Criticisms of Kondo’s method of clearing bookshelves are diverse. Some emphasise how the books one owns reflect one’s own personality, one’s own thoughts and values. Others observe that this is not always the case — one may own a copy of The Communist Manifesto without identifying as communist — and that the books we own instead reflect our openness to others’ stories. Books may act as room furnishings that reveal to our guests what kinds of people we are. Some texts may not spark joy, but may nevertheless be valuable in a canonical sense: Gulliver’s Travels is boring, but its place on my bookshelf signifies that I appreciate its cultural significance. I own it not because I enjoy reading it, but because of what it symbolises as a physical artefact.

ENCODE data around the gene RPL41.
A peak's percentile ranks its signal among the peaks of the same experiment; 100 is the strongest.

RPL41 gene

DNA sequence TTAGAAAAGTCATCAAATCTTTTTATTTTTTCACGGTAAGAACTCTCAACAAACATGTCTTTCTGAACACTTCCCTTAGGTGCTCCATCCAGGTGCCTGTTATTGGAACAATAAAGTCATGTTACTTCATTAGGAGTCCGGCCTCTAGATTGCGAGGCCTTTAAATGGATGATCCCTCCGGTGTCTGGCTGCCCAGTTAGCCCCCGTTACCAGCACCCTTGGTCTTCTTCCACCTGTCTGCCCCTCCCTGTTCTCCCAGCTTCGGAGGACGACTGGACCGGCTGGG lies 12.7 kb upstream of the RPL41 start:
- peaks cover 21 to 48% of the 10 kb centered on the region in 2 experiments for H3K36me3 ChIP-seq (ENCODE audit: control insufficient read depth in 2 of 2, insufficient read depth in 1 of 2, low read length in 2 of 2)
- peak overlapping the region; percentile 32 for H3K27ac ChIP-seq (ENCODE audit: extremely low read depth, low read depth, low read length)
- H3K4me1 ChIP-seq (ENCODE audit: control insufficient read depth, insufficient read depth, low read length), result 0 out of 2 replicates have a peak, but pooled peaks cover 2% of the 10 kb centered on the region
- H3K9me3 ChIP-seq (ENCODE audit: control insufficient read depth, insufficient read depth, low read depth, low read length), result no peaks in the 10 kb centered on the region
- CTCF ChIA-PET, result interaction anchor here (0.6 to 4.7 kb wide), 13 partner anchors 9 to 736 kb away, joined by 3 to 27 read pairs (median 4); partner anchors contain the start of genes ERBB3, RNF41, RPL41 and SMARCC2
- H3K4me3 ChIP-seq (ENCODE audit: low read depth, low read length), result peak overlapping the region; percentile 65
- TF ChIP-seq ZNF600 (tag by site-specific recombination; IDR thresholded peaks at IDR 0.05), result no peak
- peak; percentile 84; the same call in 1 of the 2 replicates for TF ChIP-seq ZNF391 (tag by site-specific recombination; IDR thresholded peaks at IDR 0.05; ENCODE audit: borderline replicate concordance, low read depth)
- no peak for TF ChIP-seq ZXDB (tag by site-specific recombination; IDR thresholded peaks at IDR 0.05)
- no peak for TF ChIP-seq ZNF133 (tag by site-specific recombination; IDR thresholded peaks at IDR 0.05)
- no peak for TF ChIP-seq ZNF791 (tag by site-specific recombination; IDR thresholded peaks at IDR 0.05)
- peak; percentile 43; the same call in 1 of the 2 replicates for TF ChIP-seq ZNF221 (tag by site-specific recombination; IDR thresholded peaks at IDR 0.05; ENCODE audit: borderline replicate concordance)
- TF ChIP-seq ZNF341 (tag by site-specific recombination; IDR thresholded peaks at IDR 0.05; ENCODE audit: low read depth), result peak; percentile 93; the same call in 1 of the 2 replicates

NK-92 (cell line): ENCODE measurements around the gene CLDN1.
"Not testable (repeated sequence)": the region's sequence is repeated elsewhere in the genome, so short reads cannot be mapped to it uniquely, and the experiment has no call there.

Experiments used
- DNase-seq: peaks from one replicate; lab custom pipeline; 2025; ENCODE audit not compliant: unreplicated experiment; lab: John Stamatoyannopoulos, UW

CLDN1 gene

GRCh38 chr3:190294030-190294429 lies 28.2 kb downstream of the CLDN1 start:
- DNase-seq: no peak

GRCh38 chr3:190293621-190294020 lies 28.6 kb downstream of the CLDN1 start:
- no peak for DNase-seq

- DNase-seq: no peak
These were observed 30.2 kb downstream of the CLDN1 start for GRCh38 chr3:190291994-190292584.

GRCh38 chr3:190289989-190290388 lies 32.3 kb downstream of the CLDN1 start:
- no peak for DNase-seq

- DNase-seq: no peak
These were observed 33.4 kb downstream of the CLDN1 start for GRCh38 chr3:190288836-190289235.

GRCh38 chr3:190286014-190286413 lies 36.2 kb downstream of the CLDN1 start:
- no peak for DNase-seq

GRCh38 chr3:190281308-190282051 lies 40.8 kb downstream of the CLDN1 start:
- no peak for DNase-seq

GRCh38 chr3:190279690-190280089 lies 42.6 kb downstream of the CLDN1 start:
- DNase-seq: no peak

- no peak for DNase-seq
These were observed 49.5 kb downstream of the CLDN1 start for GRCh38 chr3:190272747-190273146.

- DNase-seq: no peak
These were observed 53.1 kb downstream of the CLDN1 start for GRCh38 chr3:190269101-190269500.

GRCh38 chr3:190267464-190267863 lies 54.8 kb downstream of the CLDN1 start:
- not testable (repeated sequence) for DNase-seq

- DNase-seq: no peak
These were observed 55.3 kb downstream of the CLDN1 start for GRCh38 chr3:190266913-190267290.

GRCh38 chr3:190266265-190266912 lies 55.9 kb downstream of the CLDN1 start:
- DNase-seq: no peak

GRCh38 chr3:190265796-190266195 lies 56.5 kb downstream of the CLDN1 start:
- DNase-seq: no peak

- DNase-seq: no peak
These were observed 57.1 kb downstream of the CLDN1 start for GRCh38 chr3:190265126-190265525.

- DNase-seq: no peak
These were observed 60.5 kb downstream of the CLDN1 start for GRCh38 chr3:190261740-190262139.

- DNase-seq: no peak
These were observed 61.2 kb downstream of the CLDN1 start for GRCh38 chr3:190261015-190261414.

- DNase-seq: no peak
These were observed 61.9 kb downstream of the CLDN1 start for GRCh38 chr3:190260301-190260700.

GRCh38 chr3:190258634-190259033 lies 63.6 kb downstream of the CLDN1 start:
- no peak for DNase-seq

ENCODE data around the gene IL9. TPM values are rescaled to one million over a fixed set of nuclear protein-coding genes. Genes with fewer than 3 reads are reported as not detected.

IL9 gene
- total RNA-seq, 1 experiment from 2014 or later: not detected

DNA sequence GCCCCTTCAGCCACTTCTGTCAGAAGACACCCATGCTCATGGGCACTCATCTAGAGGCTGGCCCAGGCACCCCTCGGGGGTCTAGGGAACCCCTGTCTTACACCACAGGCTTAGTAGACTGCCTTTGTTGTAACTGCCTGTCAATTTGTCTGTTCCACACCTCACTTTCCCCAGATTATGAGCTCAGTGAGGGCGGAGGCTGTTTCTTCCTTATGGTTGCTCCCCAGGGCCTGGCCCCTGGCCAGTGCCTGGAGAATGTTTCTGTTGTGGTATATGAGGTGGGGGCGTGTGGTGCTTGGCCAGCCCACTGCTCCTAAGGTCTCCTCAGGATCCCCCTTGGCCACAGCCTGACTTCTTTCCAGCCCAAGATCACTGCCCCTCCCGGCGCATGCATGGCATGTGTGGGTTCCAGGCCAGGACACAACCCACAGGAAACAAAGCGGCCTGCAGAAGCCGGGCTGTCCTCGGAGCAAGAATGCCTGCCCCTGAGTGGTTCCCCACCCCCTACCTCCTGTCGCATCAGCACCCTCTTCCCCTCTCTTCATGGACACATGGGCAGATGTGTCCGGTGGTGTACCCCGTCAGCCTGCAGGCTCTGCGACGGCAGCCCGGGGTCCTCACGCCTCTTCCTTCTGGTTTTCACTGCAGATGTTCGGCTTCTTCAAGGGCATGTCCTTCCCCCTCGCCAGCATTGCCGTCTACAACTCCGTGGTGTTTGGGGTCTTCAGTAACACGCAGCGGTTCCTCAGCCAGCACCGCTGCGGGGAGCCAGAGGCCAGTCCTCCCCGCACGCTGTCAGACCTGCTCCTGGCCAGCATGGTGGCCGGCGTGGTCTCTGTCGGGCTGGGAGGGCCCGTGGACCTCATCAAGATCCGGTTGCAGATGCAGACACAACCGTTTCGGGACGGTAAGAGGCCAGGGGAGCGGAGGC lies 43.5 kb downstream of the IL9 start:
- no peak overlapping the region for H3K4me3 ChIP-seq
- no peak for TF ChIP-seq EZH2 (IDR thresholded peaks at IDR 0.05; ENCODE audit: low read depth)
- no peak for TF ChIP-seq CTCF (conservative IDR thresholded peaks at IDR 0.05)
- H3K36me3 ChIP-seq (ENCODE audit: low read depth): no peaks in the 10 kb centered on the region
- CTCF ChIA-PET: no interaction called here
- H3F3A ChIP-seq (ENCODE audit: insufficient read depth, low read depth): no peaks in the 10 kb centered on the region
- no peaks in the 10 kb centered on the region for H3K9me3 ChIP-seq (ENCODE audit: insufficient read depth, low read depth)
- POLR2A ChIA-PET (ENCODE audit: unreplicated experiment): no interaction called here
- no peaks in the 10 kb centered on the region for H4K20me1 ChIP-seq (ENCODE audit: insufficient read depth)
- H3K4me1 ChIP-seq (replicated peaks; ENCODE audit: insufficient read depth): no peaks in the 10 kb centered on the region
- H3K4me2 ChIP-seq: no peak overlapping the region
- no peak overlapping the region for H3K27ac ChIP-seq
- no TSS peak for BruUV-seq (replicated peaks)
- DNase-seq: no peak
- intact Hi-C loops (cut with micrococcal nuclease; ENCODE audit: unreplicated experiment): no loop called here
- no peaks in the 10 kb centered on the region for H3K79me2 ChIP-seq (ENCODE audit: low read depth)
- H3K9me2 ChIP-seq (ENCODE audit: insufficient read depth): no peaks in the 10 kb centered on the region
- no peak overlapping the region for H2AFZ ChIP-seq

A commonality shared by all of these criticisms is a fundamental fetishisation of printed books, a relatively new tendency towards hoarding books for reasons little more nuanced than their simply being books. While books have long been objects of admiration — think, for example, of the manuscript Bible placed at the front of the medieval church, representing the Word of God even to those too illiterate to read it for themselves — never has it been so easy for ordinary people to accumulate and revere physical texts. Even if books are priced affordably, a book collection connotes proof of culture, as well as proof of being able to pay for the topmost tiers of that culture. Books offer exclusive access into supposedly higher levels of sophistication, speaking to civility and social acumen that bolster one’s own sense of cultural capital. The steady success of the rare book trade in particular indicates an especial reverence towards less common editions, with the annual London Rare Book Fair (for just one example of many such fairs) resulting in millions of pounds’ worth of book sales in just three days each year.